Here are two that I think turned out well:

Crest oole detail As you enter the ROM galleries, you pass by two large staircases that were built around two crest poles -- one Haida, and the other Nisgaa. This picture is a detail from the Nisgaa pole.
I took this picture of a ladybug across the street from the ROM. It's the sort of shot I seldom try for -- macro lens on a windy day. I was originally going for just nice picture of some leaves; the ladybug just happened to be in the way. How it came to be in focus and centered is a holy mystery.

The maxim from this course for me was "Go big or go home." Fine advice that I took to heart in both of the pictures here. Perhaps the other thing I learned (or started to learn) was when to walk away from a shot that you just can't make. By that, I don't mean the ones that don't have enough light (I take those anyway and hope for a miracle in the developing room), but those where I can't find a suitable way to frame the subject, or those that just don't have any subject at all. Just walk away and go look for a better picture.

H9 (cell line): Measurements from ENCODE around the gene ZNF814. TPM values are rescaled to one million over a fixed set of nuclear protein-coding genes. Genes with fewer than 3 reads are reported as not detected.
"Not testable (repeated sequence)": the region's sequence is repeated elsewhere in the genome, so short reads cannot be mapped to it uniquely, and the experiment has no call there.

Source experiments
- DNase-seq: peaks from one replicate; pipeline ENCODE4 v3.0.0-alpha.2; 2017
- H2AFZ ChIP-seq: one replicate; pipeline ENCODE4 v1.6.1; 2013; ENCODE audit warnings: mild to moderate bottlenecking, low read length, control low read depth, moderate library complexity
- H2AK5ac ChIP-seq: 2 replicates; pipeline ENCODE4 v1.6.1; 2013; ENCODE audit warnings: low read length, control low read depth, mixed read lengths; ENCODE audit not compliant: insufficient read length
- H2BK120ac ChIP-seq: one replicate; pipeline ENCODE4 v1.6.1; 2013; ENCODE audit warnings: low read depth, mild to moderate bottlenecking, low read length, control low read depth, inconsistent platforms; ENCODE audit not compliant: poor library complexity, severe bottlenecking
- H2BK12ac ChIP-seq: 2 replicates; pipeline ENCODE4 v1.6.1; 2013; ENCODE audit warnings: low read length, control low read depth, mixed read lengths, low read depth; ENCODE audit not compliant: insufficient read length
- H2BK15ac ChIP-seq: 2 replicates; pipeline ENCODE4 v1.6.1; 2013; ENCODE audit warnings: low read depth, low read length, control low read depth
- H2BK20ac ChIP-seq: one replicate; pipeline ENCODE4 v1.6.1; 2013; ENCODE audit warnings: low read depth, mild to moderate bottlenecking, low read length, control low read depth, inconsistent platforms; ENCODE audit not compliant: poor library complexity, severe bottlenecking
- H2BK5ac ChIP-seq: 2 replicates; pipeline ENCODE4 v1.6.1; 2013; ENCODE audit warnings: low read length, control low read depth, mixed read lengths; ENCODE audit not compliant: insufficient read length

Related Sites

About the crest poles

Mummy Talks

06 Apr 2002

After the great success of Whatever Happened in Ancient Egypt, I signed up my mom and myself for Gayle's next course at the ROM called Mummy Talks. What else should you bring to a course on mummies?

This time, Gayle was joined by fellow historian John Ide whose background is more in art history than Egyptology per se. And so we talked about the process of mummification, and the impact they had on Western culture of the 19th and 20th centuries. All really quite interesting, and a fabulous excuse to get out of town and do something about a million times more worthwhile that watching television.

Ever wonder why we call a mummy a mummy? The word mummy is from the Arabic mumia which refers to bitumen, which is what some people thought Ancient Egyptians were covered in during the embalming process. You can tell this factoid at dinner parties to fill an awkward silence if you like.